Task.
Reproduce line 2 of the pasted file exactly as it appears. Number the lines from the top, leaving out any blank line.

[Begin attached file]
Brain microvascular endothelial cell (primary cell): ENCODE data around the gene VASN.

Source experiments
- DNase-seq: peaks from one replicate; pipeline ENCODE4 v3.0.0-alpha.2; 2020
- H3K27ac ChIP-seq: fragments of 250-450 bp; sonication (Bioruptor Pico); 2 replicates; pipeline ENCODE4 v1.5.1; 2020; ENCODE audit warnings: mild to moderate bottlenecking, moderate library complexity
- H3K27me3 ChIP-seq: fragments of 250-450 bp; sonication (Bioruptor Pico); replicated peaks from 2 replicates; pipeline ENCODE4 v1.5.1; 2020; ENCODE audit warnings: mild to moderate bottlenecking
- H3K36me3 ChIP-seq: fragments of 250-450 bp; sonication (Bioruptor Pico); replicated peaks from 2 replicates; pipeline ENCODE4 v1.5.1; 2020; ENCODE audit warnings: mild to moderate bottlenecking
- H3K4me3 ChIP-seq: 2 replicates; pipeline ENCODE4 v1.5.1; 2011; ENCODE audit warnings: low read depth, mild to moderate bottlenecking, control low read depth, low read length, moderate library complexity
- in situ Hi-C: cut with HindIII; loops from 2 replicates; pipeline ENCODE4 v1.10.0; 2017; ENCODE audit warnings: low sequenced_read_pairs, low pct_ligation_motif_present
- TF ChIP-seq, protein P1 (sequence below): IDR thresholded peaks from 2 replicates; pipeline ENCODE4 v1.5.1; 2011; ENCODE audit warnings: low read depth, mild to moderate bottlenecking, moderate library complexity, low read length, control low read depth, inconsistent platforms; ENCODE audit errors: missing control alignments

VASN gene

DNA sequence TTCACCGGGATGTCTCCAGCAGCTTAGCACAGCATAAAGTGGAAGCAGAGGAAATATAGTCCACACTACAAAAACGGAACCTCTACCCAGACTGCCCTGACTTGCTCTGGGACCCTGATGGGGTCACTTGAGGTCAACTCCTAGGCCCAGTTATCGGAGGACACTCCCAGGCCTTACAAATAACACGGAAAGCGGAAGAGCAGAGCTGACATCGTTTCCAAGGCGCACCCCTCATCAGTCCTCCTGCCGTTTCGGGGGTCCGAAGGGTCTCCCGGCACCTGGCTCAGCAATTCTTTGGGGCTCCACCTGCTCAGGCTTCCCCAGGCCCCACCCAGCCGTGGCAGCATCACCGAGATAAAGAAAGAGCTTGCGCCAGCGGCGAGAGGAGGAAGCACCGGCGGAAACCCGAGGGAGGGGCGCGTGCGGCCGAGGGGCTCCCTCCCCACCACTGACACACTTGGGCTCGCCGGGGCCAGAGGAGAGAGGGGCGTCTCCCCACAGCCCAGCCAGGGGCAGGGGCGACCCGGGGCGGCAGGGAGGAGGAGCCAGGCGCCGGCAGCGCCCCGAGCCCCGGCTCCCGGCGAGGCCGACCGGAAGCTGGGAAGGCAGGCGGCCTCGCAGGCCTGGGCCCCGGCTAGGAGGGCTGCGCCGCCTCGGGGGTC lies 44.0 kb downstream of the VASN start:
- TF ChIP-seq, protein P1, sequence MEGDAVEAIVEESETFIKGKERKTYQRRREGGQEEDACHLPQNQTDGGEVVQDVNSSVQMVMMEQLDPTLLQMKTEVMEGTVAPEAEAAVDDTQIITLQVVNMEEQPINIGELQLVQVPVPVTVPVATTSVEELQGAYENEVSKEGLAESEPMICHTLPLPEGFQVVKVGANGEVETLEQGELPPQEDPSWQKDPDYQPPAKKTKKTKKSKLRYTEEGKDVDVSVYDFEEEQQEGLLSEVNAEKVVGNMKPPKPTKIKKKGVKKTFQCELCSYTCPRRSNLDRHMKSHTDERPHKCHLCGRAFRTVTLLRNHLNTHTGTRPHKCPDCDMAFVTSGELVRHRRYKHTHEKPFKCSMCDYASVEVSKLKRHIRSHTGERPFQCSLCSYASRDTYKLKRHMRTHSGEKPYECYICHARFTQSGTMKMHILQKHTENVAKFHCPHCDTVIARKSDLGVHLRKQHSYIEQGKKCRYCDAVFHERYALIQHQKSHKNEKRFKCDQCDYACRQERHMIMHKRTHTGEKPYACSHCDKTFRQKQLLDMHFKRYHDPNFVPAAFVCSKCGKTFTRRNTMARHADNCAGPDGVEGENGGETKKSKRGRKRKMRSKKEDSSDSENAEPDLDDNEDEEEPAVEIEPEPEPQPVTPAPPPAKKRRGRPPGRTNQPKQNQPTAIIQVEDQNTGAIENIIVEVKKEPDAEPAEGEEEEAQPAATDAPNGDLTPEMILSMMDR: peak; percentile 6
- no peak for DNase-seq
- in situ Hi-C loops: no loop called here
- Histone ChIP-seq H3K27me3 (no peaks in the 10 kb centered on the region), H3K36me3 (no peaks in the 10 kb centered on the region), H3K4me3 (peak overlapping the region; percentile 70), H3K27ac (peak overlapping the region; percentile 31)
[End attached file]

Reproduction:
Source experiments